Open main menu

Dawes is a lunar impact crater, located in the wide straight between Mare Serenitatis and Mare Tranquilitatis. It was named after the British astronomer William Rutter Dawes.[1] To the southwest is the larger crater Plinius. To the northeast is the Mons Argaeus mountain rise.

Dawes crater moon.jpg
Dawes from Apollo 17. NASA photo.
Coordinates17°12′N 26°24′E / 17.2°N 26.4°E / 17.2; 26.4Coordinates: 17°12′N 26°24′E / 17.2°N 26.4°E / 17.2; 26.4
Diameter18 km
Depth2.3 km
Colongitude334° at sunrise
EponymWilliam R. Dawes
Oblique view facing south from Apollo 17
Layers of mare basalt affected the paths of granular material that flowed down the crater wall. The top of the image is down-slope. From LRO.



This is a circular crater with a sharp rim that has a slightly flattened oval perimeter. It has a slight central rise, and a somewhat darker floor that is nearly covered in overlapping swirl-like deposits. Much of the deposits are slumped or fall-back material. The inner walls are steep and free from impact erosion. Northeast of Dawes is a rille known as Rima Dawes.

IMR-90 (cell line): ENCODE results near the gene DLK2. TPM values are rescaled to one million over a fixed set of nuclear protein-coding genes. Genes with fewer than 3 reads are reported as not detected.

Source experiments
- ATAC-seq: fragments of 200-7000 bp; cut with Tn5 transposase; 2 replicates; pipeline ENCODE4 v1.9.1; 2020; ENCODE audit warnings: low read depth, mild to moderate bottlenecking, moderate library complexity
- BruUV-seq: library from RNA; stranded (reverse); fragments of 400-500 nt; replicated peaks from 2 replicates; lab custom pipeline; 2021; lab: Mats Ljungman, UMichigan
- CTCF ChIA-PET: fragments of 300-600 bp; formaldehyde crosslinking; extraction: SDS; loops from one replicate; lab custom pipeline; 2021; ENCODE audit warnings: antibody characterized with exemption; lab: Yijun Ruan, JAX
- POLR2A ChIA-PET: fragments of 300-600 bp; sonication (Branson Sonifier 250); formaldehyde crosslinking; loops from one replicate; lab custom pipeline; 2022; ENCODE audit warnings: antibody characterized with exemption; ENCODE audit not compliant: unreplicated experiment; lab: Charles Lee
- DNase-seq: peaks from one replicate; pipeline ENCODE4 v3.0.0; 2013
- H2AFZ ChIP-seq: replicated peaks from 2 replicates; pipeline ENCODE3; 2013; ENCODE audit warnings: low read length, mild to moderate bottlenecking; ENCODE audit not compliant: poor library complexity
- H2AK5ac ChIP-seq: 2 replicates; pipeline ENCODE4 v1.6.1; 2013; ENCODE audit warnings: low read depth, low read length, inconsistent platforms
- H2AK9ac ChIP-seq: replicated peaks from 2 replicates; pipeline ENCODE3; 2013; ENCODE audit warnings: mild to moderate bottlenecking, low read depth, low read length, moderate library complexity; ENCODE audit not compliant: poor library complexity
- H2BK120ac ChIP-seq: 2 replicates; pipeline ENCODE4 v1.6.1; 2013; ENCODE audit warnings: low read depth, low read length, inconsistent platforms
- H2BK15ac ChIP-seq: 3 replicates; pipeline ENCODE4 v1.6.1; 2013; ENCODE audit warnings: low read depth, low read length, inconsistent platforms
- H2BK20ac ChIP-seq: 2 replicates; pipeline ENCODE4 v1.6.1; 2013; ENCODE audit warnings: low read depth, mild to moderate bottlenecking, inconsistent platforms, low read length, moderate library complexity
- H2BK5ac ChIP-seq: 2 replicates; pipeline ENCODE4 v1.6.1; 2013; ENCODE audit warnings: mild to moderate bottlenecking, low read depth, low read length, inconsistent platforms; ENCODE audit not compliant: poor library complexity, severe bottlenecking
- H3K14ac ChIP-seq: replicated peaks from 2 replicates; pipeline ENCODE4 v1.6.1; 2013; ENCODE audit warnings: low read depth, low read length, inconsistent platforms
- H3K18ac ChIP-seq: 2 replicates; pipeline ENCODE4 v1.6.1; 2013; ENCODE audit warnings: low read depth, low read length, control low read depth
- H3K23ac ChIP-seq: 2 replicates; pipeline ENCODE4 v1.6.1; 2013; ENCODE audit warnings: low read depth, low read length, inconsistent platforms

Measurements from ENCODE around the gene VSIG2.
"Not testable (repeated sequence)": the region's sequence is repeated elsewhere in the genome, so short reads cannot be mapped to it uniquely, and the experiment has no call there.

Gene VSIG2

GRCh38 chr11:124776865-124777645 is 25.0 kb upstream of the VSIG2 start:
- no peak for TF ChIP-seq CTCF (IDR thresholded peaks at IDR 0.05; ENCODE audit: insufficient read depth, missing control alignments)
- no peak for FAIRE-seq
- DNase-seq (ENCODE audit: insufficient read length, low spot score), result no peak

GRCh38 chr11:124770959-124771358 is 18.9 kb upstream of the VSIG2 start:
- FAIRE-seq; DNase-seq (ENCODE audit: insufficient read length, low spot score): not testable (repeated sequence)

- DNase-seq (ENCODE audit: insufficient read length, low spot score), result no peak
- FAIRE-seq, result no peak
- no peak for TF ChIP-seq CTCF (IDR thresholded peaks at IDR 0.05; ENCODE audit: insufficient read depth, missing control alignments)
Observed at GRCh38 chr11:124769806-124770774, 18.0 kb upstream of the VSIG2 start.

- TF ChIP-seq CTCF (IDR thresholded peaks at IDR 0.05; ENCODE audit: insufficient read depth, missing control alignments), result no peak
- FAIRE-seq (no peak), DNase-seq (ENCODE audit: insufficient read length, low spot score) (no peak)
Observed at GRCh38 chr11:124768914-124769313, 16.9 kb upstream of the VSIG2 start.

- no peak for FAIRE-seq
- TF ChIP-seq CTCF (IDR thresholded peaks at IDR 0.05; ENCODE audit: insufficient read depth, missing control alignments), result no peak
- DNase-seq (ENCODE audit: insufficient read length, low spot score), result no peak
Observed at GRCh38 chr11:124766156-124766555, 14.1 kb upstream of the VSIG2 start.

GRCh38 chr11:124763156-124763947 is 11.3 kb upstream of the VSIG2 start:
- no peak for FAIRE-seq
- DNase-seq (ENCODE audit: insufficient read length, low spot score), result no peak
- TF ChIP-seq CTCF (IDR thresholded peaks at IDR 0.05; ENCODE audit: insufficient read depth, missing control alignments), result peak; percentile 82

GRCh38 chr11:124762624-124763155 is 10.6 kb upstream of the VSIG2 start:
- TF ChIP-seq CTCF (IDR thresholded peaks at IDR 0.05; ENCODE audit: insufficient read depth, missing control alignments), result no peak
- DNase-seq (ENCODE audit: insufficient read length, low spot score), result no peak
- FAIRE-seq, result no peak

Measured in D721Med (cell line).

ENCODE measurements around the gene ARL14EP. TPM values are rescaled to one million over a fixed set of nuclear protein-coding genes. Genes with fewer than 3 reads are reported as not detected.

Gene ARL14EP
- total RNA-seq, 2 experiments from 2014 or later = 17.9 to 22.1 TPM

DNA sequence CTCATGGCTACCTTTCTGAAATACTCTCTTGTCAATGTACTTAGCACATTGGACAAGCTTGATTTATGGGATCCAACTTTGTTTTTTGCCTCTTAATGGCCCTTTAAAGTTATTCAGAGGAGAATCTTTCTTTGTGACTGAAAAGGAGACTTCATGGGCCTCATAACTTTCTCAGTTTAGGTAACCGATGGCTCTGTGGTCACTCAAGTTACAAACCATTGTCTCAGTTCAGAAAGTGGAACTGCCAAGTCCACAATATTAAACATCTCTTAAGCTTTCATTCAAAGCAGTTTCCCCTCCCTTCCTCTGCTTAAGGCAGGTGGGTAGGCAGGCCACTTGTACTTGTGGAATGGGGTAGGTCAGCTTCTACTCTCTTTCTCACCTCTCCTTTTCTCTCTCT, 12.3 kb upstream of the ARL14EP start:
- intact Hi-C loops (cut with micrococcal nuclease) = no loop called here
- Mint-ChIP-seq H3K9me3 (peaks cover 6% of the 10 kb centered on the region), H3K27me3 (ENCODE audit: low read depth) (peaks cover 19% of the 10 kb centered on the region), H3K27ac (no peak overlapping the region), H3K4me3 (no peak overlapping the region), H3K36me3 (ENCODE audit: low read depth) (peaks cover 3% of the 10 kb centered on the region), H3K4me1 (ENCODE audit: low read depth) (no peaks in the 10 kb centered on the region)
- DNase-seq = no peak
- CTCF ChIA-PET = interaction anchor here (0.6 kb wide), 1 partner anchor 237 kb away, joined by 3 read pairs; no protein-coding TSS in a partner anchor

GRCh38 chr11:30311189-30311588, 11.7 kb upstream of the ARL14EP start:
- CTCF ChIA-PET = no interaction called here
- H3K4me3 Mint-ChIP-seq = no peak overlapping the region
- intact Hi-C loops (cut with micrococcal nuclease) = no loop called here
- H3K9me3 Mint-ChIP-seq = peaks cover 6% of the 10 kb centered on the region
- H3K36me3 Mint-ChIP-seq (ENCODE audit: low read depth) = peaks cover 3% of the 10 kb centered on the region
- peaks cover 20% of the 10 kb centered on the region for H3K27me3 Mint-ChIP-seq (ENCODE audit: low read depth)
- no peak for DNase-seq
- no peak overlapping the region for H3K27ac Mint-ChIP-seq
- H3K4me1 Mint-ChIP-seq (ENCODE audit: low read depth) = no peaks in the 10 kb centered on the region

Detailed examination of this crater have located what appear to be alcoves and channels along the inner rim. It is hypothesized that micrometeorite impacts along the rim trigger dry landslides, which produce a gully-like appearance. A similar phenomenon may be responsible for gully-like features along the inner rim of some Martian craters.[2]


  1. ^ "Dawes (lunar crater)". Gazetteer of Planetary Nomenclature. USGS Astrogeology Research Program.
  2. ^ Stiles, Lori (2006-03-10). "Water May Not Have Formed Mars' Recent Gullies". University of Arizona. Retrieved 2015-08-04.

External linksEdit

Related articleEdit

  • Wood, Chuck (August 4, 2012). "Rim Ash?". Lunar Photo of the Day. Retrieved August 16, 2017.